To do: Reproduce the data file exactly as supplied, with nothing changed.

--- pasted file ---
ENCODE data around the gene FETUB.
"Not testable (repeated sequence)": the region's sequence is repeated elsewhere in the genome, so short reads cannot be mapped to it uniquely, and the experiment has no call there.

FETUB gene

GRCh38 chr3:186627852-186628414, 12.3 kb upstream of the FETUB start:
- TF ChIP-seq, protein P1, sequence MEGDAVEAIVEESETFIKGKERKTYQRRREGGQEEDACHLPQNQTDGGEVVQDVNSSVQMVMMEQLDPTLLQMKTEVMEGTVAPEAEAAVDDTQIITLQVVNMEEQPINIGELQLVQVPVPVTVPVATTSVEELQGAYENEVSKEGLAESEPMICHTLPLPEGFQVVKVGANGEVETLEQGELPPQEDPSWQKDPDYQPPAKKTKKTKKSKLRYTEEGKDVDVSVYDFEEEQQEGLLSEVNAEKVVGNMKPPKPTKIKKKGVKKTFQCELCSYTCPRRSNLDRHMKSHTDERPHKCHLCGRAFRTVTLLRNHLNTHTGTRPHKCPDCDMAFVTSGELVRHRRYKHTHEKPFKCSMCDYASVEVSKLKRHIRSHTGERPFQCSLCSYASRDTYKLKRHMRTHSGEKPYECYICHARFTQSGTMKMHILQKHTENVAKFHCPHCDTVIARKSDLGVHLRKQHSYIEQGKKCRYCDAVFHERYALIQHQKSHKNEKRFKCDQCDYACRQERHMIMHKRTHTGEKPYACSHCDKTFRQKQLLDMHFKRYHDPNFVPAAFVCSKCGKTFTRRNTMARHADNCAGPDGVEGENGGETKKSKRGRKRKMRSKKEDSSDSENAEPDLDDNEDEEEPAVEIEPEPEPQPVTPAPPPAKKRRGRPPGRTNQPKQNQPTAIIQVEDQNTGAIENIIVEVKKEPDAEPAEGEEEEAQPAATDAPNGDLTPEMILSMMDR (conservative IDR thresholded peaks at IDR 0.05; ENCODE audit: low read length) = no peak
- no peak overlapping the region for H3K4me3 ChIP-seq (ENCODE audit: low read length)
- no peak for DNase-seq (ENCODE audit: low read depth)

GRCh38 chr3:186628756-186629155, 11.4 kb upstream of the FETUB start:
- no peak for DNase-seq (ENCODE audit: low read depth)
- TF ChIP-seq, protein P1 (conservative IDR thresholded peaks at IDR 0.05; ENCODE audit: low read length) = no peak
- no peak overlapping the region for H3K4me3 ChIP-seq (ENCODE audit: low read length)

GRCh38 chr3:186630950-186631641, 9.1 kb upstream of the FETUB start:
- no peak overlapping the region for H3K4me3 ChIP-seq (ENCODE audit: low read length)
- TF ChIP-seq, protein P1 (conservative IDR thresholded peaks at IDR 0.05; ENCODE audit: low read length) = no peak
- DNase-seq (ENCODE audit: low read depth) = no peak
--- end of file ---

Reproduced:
ENCODE data around the gene FETUB.
"Not testable (repeated sequence)": the region's sequence is repeated elsewhere in the genome, so short reads cannot be mapped to it uniquely, and the experiment has no call there.

FETUB gene

GRCh38 chr3:186627852-186628414, 12.3 kb upstream of the FETUB start:
- TF ChIP-seq, protein P1, sequence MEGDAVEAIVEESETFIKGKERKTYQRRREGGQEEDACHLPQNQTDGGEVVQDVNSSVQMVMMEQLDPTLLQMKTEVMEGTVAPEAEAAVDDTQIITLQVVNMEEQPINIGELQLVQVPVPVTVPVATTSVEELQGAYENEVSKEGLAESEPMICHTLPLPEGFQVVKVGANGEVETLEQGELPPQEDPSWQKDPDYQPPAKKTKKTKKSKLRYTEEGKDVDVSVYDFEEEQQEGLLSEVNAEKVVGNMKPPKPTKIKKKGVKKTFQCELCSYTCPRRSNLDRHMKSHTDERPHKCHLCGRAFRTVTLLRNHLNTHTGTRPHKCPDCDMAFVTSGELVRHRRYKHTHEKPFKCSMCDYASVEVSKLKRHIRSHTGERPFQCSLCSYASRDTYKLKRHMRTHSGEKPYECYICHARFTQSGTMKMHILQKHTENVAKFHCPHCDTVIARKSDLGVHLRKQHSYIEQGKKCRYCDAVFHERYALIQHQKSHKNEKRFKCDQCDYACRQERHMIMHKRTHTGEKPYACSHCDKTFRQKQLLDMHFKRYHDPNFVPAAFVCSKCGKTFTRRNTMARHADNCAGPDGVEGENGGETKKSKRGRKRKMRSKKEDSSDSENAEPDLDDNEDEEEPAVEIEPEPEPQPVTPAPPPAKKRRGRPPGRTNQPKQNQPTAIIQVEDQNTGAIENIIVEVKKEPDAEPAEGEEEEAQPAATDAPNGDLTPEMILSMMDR (conservative IDR thresholded peaks at IDR 0.05; ENCODE audit: low read length) = no peak
- no peak overlapping the region for H3K4me3 ChIP-seq (ENCODE audit: low read length)
- no peak for DNase-seq (ENCODE audit: low read depth)

GRCh38 chr3:186628756-186629155, 11.4 kb upstream of the FETUB start:
- no peak for DNase-seq (ENCODE audit: low read depth)
- TF ChIP-seq, protein P1 (conservative IDR thresholded peaks at IDR 0.05; ENCODE audit: low read length) = no peak
- no peak overlapping the region for H3K4me3 ChIP-seq (ENCODE audit: low read length)

GRCh38 chr3:186630950-186631641, 9.1 kb upstream of the FETUB start:
- no peak overlapping the region for H3K4me3 ChIP-seq (ENCODE audit: low read length)
- TF ChIP-seq, protein P1 (conservative IDR thresholded peaks at IDR 0.05; ENCODE audit: low read length) = no peak
- DNase-seq (ENCODE audit: low read depth) = no peak